Have you ever wondered how fat-friendly an airport is? Well, wonder no more because we have a great Airport Review for you! Our goal with Fat Girls Guide is to create an invaluable resource that helps fat people live fuller lives. Although we focus on travel, our objective is to be a lifestyle brand.
When members of our Fat Girls Traveling Facebook group share informative experiences in our private community. We sometimes ask to share it on a public platform because we know countless others may be too shy to ask these questions.
FGT: Hi Jessica! Thank you so much for sitting with Fat Girls Traveling to share your airport experiences with us.
Jessica: It’s my pleasure! I have taken ten Southwest flights so far this year, after not flying for ten years. So I want to share my experience as a supersized person in hopes that it helps someone else. I’m 5’10”, just over 600 lbs, and bottom heavy.
FGT: Are there any airline policies that can be utilized for fat travelers?
Jessica: I utilize the customer of size (CoS) policy every time I travel, which includes pre-boarding. I’ve also requested wheelchair assistance multiple times, which you can do at the check-in counter. Some airports also have a wheelchair check in right at drop-off.
FGT: How do you ensure that a CoS seat will always be available for you?
Jessica: I always arrive two hours before boarding, and a CoS seat has always been available. However, the airlines do recommend buying an extra seat and having it refunded later, but I can never afford that. I’ve witnessed some airlines announce that they need multiple passengers to take a later flight in exchange for compensation like $600 airline credits etc., and people JUMP at the chance, so I don’t ever feel bad for putting people on standby to get a CoS seat.
FGT: How has having wheelchair assistance made traveling easier for you?
Jessica: Having wheelchair assistance is a Godsend! I’m fairly mobile but airports do me in these days. Please utilize it if you need to! Airlines are not allowed or supposed to ask why and how you’re disabled and need a wheelchair.
FGT: Do you have any advice about the size of airplane seats?
Jessica: The airplanes themselves — my apologizes for not knowing which models — are a tight squeeze belly to butt. However, hip to hip is fine with the extra CoS seat. In my experience, if I am not sitting in a bulkhead seat, passengers usually put their chairs back, which digs into my knees; so leg room is a pain. I highly recommend sitting in the first row if you can. On some plane models, the first row has armrests that raise up. You can usually find out the airplane model on your reservation or simply ask the gate attendant.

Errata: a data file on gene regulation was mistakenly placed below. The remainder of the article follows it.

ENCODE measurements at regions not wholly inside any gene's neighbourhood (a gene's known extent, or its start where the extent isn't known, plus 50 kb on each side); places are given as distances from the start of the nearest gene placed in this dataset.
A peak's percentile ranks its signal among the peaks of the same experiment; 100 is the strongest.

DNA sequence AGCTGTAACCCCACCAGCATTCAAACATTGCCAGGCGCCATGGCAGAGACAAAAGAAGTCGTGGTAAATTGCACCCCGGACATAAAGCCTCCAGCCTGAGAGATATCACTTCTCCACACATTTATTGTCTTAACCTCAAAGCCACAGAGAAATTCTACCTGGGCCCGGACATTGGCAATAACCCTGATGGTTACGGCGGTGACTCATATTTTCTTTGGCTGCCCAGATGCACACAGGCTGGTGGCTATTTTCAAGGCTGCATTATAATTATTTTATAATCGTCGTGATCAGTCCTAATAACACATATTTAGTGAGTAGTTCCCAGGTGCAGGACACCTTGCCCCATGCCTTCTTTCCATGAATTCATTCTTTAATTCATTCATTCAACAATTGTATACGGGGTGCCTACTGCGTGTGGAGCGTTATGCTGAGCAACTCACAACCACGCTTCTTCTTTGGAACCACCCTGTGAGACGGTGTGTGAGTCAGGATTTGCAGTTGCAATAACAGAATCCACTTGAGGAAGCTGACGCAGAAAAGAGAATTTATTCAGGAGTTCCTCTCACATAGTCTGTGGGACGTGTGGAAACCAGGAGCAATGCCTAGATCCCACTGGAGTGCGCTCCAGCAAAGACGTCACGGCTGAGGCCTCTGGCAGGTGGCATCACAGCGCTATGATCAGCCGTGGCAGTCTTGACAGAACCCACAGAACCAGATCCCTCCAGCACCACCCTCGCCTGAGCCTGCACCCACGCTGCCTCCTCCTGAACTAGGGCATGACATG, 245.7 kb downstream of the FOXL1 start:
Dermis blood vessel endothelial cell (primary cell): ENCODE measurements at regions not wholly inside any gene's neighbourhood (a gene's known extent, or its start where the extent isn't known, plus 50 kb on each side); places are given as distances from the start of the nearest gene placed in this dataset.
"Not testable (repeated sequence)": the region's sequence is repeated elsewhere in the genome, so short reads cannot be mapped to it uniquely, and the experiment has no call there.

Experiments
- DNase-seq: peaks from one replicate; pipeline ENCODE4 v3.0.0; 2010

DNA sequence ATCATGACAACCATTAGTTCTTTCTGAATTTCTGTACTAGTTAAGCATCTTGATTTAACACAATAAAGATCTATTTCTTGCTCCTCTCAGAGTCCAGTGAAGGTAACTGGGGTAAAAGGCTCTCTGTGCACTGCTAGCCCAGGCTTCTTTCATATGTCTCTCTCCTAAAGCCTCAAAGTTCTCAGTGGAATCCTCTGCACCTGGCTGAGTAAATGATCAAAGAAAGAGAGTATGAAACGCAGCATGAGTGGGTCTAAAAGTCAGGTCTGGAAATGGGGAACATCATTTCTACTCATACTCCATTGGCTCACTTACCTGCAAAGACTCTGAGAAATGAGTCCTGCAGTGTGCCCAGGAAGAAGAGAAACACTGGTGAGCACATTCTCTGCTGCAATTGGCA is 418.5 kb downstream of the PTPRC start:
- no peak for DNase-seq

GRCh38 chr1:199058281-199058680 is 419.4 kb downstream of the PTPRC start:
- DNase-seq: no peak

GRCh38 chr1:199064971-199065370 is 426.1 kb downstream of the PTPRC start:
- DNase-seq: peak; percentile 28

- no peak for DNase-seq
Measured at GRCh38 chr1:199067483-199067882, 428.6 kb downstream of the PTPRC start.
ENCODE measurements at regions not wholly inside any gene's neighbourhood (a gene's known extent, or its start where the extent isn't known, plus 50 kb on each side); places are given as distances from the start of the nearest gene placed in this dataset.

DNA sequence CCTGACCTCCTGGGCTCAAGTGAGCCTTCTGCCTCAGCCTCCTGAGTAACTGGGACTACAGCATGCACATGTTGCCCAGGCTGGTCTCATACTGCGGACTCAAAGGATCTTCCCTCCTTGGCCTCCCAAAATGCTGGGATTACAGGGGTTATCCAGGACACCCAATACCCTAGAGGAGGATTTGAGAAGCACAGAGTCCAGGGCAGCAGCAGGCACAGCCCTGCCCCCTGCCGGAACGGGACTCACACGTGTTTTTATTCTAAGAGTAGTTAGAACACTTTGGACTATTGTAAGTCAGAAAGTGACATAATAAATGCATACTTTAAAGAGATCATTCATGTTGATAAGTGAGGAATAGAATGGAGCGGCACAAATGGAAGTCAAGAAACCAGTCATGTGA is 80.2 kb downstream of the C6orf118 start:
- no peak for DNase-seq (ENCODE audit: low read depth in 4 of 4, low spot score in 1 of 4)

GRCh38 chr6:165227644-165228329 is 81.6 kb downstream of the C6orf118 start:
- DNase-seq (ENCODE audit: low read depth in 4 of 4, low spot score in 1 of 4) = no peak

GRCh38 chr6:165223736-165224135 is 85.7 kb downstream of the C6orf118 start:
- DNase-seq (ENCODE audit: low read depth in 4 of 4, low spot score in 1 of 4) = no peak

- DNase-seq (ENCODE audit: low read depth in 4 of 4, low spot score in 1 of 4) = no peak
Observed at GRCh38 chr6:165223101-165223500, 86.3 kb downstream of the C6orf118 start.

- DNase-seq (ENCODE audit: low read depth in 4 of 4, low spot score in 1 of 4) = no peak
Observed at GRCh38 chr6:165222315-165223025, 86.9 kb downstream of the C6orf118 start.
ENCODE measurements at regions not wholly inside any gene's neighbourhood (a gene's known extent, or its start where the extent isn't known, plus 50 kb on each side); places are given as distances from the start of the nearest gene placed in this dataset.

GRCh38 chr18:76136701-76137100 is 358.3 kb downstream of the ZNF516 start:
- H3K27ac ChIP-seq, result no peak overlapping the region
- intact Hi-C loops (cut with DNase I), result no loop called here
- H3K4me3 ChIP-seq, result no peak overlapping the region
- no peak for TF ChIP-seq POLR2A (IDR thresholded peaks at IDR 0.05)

FGT: Can you give us some advice on any specific airports?
Detroit, MI (DTW) – This is my home airport. I usually take Southwest flights, and the gates are relatively close to security. The wheelchairs available have strong support for my weight. Most chairs in the airport have arms, so sitting can be a bit restricted. The benches at TSA are fine and make taking shoes on and off easy.
Los Angeles, CA (LAX) – There is a wheelchair check-in and baggage check right at drop off. They also have a wide sized wheelchair for larger travelers like myself. The airport workers made sure that I was super comfortable. Most chairs in the airport have arms.
Providence, RI (PVD) – This is a small airport, but it’s a LONG walk to the gate. There are wheelchairs and carts, but I didn’t utilize them. Most chairs in the airport have arms.
Baltimore, MD (BWI) – I have only traveled through this airport during a layover, and I have no complaints. The airport was easy to maneuver. If you have wheelchair assistance, the airport employees should meet you at your layover gate as well. Most chairs in the airport have arms.
Columbus, OH (CMH) – This is a small airport, which I think is a huge advantage. There are lots of armless chairs available for sit breaks.
Chicago, IL (MDW) – I would avoid this airport at all costs! I traveled through MDW during a layover. I seriously gave up on walking through that airport. I called wheelchair assistance — they were nice about getting me help — however, the wheelchairs they provided barely supported my weight and they couldn’t push me, even with two people, which felt humiliating. The airport has a decent number of armless sitting options.
Las Vegas (LAS) – This airport is deceivingly big, but there is a tram/train available, which was a huge help in terms of getting around.
FGT: These were some awesome tips! Thank you for sharing.
Jessica: There were times when I really could’ve used this information. I really hope it helps!